Director: David Zuckerman
Writers: Benjamin Goodwin, David Zuckerman, Jud Zumwalt
Stars: Matthew Broussard, Mike Ostroski, Josh Nasar, Michael Minto, Brittany Faith Rosoff
Being a horror fan means being well acquainted with disappointment, especially when it comes to the tricky niche genre of horror comedy. For every Dead Alive or Slither, there’s an 11th installment of the Scary Movie franchise. Upping the ante on themes that are overused in horror, President’s Day also rides the coattails of the holiday based film and, surprisingly, it works.
The tone of the movie is set in an opening scene that explains why President’s Day is now officially a spooky holiday and while I don’t think I’m the only one who didn’t get the memo on President’s Weekend being a huge party weekend, how else are we going to get our group of stereotypical horror movie characters together in the always cozy cabin in the woods? Imagine the beginning of The Cabin in the Woods on a wee budget and with a more slapstick kind of humor. Director David Zuckerman, who also wrote the film with Benjamin Goodwin and Jud Zumwalt, has crafted a fun horror comedy with it’s tongue firmly planted in it’s cheek.
Fans of The Slashening and Fear Town USA will absolutely want to spend 90 minutes with these dead presidents and the group of idiots that will be hunted down by them. In fact, the presidential humor is plentiful, equal parts smart and silly and, mostly, very funny. There’s a wheelchair gag that I could have lived without, but Taft stuck in a bathtub with rubber duckies attached to him tickled my funny bone more than I would have guessed. So many dead presidents, but how to destroy them and why, oh why, are they here hunting people down? Let’s just say that John Wilkes Booth proves to be an ally of sorts and maybe, just maybe, we have all created our own cesspool of political nastiness.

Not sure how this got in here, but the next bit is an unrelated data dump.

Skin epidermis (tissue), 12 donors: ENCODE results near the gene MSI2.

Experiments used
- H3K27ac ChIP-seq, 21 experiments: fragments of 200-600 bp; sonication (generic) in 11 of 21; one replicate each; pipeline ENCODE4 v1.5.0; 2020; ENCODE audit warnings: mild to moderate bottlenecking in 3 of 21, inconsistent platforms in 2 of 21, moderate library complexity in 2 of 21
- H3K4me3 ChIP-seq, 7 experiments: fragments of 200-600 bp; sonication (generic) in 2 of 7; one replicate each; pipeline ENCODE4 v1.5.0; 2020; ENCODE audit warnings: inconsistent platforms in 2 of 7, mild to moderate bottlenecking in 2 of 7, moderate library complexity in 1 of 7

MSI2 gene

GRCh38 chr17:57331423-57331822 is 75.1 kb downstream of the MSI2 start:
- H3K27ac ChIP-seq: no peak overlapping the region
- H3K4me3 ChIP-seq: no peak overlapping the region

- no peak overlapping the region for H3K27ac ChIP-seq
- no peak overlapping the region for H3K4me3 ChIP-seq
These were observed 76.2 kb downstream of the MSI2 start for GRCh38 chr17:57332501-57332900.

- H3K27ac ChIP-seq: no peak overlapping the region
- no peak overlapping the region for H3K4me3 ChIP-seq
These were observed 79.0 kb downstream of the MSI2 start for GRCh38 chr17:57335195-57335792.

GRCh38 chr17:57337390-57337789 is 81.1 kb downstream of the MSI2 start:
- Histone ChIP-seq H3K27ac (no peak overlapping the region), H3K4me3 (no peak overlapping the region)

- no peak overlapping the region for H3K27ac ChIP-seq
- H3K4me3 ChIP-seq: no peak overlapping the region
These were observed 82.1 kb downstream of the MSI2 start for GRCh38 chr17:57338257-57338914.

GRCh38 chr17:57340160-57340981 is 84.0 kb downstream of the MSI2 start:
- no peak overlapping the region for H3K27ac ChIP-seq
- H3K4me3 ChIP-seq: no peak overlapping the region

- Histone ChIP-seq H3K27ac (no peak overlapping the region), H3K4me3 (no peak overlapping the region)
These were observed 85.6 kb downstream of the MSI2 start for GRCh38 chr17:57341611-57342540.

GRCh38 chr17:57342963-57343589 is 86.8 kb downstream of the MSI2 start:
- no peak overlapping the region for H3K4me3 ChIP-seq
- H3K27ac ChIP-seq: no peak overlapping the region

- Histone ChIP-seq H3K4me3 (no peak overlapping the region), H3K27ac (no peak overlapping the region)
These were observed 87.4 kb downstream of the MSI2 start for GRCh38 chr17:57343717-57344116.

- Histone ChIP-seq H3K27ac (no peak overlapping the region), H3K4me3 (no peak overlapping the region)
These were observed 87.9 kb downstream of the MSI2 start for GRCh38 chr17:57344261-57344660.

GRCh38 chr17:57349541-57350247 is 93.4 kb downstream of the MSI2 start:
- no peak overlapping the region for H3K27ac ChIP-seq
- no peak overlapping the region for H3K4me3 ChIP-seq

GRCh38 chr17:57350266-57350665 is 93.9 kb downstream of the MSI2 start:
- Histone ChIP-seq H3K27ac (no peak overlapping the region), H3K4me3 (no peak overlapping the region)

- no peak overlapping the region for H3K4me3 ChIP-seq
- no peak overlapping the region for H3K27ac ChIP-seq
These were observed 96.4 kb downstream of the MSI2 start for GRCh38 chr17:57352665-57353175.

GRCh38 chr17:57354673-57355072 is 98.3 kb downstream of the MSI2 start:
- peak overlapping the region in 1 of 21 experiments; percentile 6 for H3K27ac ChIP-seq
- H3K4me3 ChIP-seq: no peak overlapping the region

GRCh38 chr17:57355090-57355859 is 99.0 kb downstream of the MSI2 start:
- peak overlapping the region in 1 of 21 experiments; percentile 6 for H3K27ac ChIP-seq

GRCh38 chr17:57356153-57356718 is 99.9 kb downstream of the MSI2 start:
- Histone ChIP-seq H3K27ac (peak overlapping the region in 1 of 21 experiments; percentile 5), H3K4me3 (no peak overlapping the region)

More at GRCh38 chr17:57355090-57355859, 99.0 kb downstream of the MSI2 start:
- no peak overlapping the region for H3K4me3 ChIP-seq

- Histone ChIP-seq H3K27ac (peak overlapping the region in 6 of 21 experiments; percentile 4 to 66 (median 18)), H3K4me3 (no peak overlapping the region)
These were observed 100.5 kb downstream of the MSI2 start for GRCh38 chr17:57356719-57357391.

For some, the term “low budget” turns them off, but for the rest of us, President’s Day is so delightfully low budget that the lack of funds spent on the “special effects” ends up being strangely endearing. All of the actors commit to their roles with just the right amount of over the top mugging, the writing is clever and the overall tone is fun. And let’s be honest; we can all use some political humor right about now.
*Be sure to stick around for the credits.
Lisa Fremont | Twitter: @lcfremont
Images: Brain Damage Films